I've gone on a bit. If you've just read all that, well done. This would be the moment, where I thank Alan who was my sponsor, where I thank Adrian, Angela, Janet, Joyce and Walter for giving their time in RCIA, where I thank John and Sandra who joined RCIA in the last few months, where I thank Caroline who has shared the journey, and given so much, and where I thank Catherine, my fellow new Catholic. Also Monsignor Turner, Father Robert, and David, who have all made a huge impact on my journey over the last two years. There are many other people who have made an impact on me, people who have shared my enthusiasm for the Faith and people who have challenged me in how I view the Faith, who I won't name here, but I will make sure they know how grateful I am.

I'm just going to finish by saying for everyone who ever reads this and is not Catholic, but is thinking about joining the Church, just do it. If anything is holding you back, work it out, and get to the Church. It is worth it. Anyone who is currently going through RCIA, stick with it. However long your journey is, it will be worth it. And even when you become a full member of the Church, there is still so much more to come. And anyone who is Catholic, keep in mind just how fantastic, how amazing, how great it is, to be Catholic.

15 March 2008

Solemnity of St Joseph

We don't know much about St Joseph. But what we do know is pretty much all we need to know. St Joseph was a just man, a righteous man. He was humble, hard working, and the man chosen to be a father figure to the Lord Jesus, and spouse to the Blessed Virgin Mary.

For my confirmation, I get to choose a Saint who inspires me, a role model whose values and virtues I can try to live by. There are many wonderful Saints, but over time I have become close to St Joseph. I am a Dad, to two wonderful children, in difficult circumstances. A remnant of the way my life used to be, a painful reminder of the mistakes I made. I draw inspiration from St Joseph, as a Father, and if I could be just a tenth of the man St Joseph is, I would be fortunate indeed.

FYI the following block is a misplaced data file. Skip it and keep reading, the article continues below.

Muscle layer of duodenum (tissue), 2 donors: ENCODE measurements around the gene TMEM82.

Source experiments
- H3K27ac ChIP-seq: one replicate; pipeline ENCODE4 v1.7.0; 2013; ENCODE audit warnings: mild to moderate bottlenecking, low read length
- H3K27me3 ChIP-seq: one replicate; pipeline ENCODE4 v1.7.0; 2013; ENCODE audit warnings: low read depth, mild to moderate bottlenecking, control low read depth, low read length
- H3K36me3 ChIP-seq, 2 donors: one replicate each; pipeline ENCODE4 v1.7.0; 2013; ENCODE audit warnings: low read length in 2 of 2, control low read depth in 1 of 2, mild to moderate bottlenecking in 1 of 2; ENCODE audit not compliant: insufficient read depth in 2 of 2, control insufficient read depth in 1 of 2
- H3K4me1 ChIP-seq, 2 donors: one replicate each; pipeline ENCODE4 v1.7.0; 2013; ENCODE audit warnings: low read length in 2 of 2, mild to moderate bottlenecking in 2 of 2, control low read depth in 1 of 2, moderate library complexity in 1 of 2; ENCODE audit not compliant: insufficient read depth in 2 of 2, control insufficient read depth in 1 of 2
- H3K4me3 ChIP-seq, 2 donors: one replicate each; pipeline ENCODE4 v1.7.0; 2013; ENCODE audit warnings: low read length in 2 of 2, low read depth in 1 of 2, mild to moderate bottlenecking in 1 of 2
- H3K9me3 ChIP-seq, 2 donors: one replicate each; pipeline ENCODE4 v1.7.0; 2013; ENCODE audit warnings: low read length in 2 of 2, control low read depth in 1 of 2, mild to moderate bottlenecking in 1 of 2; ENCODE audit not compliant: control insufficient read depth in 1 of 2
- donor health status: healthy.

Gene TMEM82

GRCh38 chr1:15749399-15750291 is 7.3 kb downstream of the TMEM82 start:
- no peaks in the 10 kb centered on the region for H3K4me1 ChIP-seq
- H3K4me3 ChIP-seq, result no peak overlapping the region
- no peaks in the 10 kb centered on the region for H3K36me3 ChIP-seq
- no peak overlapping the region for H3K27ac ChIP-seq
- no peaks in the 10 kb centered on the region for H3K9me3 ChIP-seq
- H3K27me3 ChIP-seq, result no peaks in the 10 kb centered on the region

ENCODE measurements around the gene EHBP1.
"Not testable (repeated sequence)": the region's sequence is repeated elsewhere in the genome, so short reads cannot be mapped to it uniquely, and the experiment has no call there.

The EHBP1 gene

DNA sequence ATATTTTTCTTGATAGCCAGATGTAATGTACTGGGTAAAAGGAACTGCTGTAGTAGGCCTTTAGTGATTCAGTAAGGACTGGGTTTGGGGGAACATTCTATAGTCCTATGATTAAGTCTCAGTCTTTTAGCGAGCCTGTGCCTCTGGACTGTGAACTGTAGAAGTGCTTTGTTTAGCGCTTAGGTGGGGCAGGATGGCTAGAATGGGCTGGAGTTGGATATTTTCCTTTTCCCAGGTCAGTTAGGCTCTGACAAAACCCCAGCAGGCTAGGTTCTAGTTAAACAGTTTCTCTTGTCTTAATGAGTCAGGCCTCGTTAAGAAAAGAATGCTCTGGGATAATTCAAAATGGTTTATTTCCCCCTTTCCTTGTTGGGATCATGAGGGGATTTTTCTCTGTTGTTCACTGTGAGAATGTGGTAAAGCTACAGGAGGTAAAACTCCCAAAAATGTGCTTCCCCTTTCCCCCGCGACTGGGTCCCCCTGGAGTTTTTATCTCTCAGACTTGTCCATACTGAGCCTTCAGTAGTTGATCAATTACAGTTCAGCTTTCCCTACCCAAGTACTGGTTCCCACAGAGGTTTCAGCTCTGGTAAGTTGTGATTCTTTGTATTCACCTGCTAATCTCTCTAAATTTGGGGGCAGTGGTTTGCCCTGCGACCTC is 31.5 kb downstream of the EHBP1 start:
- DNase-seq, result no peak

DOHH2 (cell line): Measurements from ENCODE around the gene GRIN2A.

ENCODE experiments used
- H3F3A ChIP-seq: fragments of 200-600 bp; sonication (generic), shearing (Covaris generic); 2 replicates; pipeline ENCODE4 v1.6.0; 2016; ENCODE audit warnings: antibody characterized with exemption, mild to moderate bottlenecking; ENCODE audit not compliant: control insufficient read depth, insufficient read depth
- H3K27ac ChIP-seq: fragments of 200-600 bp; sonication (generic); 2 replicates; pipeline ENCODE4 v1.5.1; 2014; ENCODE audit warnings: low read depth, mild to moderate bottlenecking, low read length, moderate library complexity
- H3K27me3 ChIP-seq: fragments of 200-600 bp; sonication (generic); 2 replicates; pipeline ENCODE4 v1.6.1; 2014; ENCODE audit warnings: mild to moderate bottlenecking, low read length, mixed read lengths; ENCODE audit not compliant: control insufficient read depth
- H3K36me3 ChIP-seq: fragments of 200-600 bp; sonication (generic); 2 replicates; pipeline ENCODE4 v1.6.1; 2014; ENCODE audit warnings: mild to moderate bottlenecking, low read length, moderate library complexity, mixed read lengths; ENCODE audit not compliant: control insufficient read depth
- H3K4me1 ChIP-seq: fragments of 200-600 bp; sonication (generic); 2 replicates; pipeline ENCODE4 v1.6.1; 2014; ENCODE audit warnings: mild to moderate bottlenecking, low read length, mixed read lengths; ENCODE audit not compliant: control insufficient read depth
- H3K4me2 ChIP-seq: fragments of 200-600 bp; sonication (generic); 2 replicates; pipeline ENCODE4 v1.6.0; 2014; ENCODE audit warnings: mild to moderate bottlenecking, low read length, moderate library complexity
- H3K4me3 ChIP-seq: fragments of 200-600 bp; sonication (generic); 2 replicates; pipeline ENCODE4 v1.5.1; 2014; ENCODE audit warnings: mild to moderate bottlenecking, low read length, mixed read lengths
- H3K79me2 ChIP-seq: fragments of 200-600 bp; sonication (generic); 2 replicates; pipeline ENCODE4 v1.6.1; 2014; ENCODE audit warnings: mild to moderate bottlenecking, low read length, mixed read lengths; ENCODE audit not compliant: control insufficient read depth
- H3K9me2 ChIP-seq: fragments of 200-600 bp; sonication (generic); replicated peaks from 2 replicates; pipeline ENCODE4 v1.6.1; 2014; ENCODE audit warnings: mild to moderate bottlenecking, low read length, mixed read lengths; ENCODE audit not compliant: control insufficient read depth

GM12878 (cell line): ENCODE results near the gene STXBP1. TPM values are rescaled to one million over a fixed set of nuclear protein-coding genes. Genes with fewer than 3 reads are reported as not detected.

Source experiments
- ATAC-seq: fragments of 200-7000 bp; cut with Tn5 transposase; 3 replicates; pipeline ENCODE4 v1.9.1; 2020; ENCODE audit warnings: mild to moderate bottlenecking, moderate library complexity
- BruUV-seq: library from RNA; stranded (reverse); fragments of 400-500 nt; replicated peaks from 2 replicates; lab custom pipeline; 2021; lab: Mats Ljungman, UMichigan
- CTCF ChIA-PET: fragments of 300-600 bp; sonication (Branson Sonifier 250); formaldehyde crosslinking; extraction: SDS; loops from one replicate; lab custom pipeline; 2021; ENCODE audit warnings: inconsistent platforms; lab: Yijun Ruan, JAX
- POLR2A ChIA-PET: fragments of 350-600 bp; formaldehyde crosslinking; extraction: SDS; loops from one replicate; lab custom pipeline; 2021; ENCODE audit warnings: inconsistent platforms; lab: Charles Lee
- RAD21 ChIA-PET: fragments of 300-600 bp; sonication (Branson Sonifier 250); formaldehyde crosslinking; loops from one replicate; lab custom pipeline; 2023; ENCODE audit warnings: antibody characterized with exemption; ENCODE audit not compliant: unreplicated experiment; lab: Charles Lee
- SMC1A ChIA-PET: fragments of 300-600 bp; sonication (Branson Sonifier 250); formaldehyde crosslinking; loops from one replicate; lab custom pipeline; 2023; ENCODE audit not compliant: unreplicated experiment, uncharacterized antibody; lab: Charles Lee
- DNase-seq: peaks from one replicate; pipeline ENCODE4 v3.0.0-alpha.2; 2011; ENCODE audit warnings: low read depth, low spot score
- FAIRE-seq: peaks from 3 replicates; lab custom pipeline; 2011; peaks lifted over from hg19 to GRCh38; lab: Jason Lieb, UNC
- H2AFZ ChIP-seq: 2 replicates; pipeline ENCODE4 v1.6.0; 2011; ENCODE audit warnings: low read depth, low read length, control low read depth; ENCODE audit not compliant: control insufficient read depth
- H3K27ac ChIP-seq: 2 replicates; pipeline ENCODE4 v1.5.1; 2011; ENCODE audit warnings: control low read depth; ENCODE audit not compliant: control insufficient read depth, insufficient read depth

13 March 2008

Lenten Prayer Groups

In our Parish during Lent, we have been holding Lenten prayer groups, where members of the Parish have got together to talk over the previous Sunday's readings, and to consider them in the light of a particular theme. This year the theme is "Who is my neighbour?"

As a new Catholic (I'm officially a member of the Church next weekend, when I have my confirmation at the Easter Vigil) I find these groups fascinating. For the last two years I have been going through the process of RCIA, and have made some good friends along the way. We are blessed with a knowledgeable group leader and some excellent Catechists, and the whole journey has helped root me into the Faith. I've enjoyed it so much I don't want to leave, and even feel inspired to take on study to become a Catechist in time. But that's for another day. The difference with the Lent prayer groups is we get to experience the Faith as others see it, and sometimes that can be very eye-opening, but on the whole it is very beneficial.

At tonight's Lent group, the usual leader of the session was away on holiday. She let us know last week, and asked for a volunteer to lead the session. I immediately suggested my friend who has been going through RCIA with me the last two years and myself as co-leaders, and tonight we took the group! Now, on the face of it, it isn't much, but to us, newbie/wannabe Catholics still green behind the ears it was just fantastic! The group of people we met with were kind and considerate and we had an excellent discussion on the Gospel of John from last Sunday and reflected on the Who is my neighbour theme. My friend and I thoroughly enjoyed ourselves and it meant so much to us to be able to share this.